Suppose you had a friend who was grossly overweight for years but lately had been looking very trim. Suddenly, though, he puts on 30 or 40 pounds and is waddling around like his old porcine self. He explains that he's found a marvelous new diet: "You eat like a pig and stop exercising until you get so fat that you just have to lose weight." Would you say that your friend is kidding himself?
And if your friend went on to complain that he was getting fat because other people were eating too much, and this diet was the only way to stop these other people from putting those unsightly pounds on him, would you think his self-delusion was becoming clinical? Or would you start to suspect that the joke is on you?
Yet this is essentially the logic adopted by the Bush administration and the Republican congressional leadership to rationalize turning the federal budget surplus back into huge deficits. They say that deficits are actually a good thing—despite what you may have heard from Ronald Reagan and almost every Republican before and since—because deficits create pressure for smaller government. "Conservatives Now See Deficits as a Tool to Fight Spending" was the headline on a recent New York Times article quoting a slew of them—including the chairman of Bush's Council of Economic Advisers, Glenn Hubbard.
This line of patter started a couple of years ago, when Bush inherited a budget in surplus. There is some sense in the idea that a surplus stimulates appetites and that prudence suggests giving the money back before it gets spent. But "giving back" money you don't have turns prudence on its head.
Back in the 1980s, liberals used to suspect that Reagan was up to something similar—purposely producing a deficit to discredit the government—and would leap with a great "aha" on any Reaganite remark half-implying as much. Today, what used to be the ulterior motive has become the public excuse. The Bushies apparently would rather be thought of as insanely Machiavellian than as shamefully irresponsible.
In case the chief White House economist, the House majority leader (Tom DeLay), and others actually believe in this magical fairy dust, we'd better explain patiently why it is unlikely to succeed. You see, boys and girls, the trouble with spending is that it costs money. If the government could spend money it doesn't have without running up debts that have to be paid back (with interest), there would be little reason to object. So running up those debts in order to reduce spending is a bit self-defeating.
The psychological trick may not work at all: Does abandoning self-discipline and convincing yourself that it's OK lead to more self-discipline or less? Does handing out tax cuts without equivalent spending cuts make people think, "We've got to stop doing this"? Or, "Hey, this is nice"? But let's suppose that the trick does work: that every extra dollar of deficit creates extra pressure to do something about the deficit. There are still a couple of problems. First, that "something" can be either cutting expenses or raising revenues, and there is no logical reason why deficits should create more pressure for one than for the other. Although Republicans insist that bigger deficits will lead to smaller government, it would be equally plausible to argue that they will lead to higher taxes.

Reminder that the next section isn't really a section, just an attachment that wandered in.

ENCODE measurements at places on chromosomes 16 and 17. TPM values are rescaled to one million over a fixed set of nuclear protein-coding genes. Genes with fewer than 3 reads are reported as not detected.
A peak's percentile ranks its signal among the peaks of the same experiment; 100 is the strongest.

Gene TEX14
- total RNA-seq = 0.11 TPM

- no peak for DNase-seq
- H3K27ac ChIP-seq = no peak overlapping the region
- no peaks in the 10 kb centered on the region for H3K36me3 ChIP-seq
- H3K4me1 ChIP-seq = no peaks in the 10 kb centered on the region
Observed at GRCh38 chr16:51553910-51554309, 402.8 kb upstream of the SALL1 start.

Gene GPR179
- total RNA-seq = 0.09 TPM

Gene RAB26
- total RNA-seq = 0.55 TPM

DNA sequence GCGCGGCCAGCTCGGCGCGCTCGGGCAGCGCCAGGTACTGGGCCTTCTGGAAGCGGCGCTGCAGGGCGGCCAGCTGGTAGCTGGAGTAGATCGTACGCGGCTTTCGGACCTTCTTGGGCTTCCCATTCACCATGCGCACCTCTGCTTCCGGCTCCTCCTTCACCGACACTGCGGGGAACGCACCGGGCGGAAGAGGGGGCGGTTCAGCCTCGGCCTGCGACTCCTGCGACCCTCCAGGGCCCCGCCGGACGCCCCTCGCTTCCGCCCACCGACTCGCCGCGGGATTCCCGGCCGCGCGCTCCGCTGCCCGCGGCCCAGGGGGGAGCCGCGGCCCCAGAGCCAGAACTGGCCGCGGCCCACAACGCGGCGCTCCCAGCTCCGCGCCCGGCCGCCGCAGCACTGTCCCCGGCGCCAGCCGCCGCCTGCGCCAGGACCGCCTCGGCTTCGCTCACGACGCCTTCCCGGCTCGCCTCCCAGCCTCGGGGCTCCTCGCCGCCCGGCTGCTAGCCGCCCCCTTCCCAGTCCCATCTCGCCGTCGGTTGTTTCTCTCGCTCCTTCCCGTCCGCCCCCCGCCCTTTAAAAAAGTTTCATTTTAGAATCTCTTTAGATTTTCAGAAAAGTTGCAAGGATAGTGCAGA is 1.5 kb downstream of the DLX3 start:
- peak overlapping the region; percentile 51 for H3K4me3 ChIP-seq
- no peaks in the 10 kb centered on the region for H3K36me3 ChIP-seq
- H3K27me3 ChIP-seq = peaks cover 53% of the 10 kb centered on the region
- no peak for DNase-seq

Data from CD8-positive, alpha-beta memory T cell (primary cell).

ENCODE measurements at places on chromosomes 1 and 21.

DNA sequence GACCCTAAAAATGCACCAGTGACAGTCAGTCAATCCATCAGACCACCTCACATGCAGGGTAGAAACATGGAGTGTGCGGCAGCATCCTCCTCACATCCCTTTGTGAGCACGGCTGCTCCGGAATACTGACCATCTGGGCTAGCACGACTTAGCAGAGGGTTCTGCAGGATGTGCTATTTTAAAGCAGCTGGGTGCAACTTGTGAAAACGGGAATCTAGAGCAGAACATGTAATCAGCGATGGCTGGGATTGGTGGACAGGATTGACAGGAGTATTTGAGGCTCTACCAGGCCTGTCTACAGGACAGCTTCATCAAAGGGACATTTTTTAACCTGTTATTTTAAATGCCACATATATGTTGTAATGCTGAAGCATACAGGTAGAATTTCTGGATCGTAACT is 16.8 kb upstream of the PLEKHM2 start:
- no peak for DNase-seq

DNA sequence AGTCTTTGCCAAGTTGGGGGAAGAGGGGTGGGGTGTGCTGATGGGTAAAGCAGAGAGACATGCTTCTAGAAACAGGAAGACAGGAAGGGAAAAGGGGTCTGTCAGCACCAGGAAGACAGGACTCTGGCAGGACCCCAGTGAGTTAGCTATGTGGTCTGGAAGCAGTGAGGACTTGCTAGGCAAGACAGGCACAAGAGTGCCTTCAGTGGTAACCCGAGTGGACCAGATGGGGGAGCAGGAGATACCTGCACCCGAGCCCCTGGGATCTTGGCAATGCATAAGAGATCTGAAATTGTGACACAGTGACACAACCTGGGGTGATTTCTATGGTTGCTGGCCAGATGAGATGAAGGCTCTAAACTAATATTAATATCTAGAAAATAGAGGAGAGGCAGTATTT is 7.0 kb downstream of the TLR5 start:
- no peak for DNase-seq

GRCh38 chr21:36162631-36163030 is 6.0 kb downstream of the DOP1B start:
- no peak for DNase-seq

Second, if every dollar of increased deficit represents a certain amount of extra pressure for fiscal responsibility, what happens when that pressure brings the deficit back down to where it was before you started monkeying around? Presumably at that point the beneficial pressure is also the same as it was before. Except that your round trip to the wilder shores of fiscal irresponsibility has added the interest on a few trillion dollars of increased national debt to the annual cost of keeping the government in the style to which it has become accustomed.
The only way this notion of running up huge deficits makes sense as a purposeful strategy is to think of it as a Lenin-style "heightening the contradictions." That is, make things worse until there is a crisis in which you can triumph when the smoke clears. Or, to make the same point with a different metaphor, perhaps the idea is that government spending is an addiction, and the patient has to hit rock bottom before an intervention can start him on the path to a cure.
But who is the patient? Who is this government that is so out of control? Republicans now control the White House and both houses of Congress. Even the Supreme Court has made vividly clear that it stands ready to help if necessary. And self-labeled conservatives are pretty much in control in the party itself. There is nothing to stop President Bush and his congressional cohorts from proposing, enacting, and imposing any vision they may have about the proper size of government and method of financing it. They don't need wacky behavioral schemes and incentives.
The administration's 2004 budget documents include long-run projections, based on its own policy wish list and its own economic assumptions, that show growing deficits from now until … forever. If Bush really believes that increasing deficits in general, and its own policies in particular, will produce smaller government and more fiscal responsibility, why don't his own numbers reflect this? In the fine print, it seems, the Bush folks don't really believe any such thing. And why should they? It's ridiculous.